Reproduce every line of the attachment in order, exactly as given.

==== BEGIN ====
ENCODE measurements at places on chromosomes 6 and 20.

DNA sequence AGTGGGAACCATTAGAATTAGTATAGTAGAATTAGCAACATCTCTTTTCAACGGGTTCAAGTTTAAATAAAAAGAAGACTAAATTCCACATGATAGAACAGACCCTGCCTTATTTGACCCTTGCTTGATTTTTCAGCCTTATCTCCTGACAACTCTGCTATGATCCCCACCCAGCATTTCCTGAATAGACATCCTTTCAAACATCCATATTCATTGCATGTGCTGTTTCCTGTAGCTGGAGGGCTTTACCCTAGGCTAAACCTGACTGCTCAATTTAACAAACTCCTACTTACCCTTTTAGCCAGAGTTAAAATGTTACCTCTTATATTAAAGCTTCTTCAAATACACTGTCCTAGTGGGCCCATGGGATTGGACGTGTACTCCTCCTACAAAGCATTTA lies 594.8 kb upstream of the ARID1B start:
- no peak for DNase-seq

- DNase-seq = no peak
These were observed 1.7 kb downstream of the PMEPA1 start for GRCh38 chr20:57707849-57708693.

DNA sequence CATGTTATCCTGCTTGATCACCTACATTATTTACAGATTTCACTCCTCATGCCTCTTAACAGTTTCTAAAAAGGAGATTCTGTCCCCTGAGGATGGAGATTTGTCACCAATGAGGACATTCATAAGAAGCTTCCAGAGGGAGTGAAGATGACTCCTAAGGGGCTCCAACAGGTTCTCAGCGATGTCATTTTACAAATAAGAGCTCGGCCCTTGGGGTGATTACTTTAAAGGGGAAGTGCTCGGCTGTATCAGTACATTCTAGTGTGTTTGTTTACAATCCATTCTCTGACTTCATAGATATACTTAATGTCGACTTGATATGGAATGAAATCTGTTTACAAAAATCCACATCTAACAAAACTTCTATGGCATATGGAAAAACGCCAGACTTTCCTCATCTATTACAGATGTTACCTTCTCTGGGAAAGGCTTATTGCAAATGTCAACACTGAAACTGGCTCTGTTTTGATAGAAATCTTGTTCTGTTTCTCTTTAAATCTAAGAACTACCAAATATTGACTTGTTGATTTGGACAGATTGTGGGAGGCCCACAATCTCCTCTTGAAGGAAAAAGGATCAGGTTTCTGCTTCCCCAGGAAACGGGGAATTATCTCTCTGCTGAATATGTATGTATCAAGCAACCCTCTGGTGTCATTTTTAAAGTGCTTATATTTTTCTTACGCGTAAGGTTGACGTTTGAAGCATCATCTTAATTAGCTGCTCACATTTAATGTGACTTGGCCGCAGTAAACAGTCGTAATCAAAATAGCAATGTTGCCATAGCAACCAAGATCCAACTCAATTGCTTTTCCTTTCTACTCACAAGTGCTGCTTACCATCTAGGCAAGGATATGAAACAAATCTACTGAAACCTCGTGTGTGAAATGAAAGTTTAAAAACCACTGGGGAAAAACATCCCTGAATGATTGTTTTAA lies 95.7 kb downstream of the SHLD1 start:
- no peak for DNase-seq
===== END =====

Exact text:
ENCODE measurements at places on chromosomes 6 and 20.

DNA sequence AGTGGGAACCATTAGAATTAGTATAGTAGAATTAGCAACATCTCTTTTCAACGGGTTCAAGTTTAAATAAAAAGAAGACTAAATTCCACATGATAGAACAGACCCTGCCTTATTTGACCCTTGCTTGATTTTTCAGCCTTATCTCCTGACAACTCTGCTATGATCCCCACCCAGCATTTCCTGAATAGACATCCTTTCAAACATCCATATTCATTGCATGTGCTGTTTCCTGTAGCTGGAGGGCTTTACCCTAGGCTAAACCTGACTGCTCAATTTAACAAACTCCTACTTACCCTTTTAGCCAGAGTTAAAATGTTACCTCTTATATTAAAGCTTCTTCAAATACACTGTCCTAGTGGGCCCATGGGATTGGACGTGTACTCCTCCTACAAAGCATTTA lies 594.8 kb upstream of the ARID1B start:
- no peak for DNase-seq

- DNase-seq = no peak
These were observed 1.7 kb downstream of the PMEPA1 start for GRCh38 chr20:57707849-57708693.

DNA sequence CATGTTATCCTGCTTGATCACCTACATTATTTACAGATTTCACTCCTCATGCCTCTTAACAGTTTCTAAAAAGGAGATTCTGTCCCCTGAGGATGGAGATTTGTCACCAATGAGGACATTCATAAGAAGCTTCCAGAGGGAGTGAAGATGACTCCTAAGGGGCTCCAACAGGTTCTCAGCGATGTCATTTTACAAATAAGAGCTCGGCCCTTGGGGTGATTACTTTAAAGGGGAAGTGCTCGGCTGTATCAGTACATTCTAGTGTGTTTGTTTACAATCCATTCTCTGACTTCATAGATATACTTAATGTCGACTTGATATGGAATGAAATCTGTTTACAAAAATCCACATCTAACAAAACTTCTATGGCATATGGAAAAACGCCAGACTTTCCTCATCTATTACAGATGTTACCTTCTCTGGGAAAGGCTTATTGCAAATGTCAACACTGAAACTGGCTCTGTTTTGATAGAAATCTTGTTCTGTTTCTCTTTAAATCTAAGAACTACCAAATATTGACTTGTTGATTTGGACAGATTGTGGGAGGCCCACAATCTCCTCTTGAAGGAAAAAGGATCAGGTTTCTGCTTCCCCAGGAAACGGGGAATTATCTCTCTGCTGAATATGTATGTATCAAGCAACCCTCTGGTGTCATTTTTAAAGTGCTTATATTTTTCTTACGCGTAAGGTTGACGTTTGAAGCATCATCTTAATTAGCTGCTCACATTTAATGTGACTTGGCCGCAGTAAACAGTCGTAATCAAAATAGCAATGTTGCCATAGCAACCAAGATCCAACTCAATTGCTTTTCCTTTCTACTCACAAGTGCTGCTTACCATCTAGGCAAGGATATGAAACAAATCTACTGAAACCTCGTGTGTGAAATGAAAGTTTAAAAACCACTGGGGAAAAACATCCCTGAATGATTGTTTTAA lies 95.7 kb downstream of the SHLD1 start:
- no peak for DNase-seq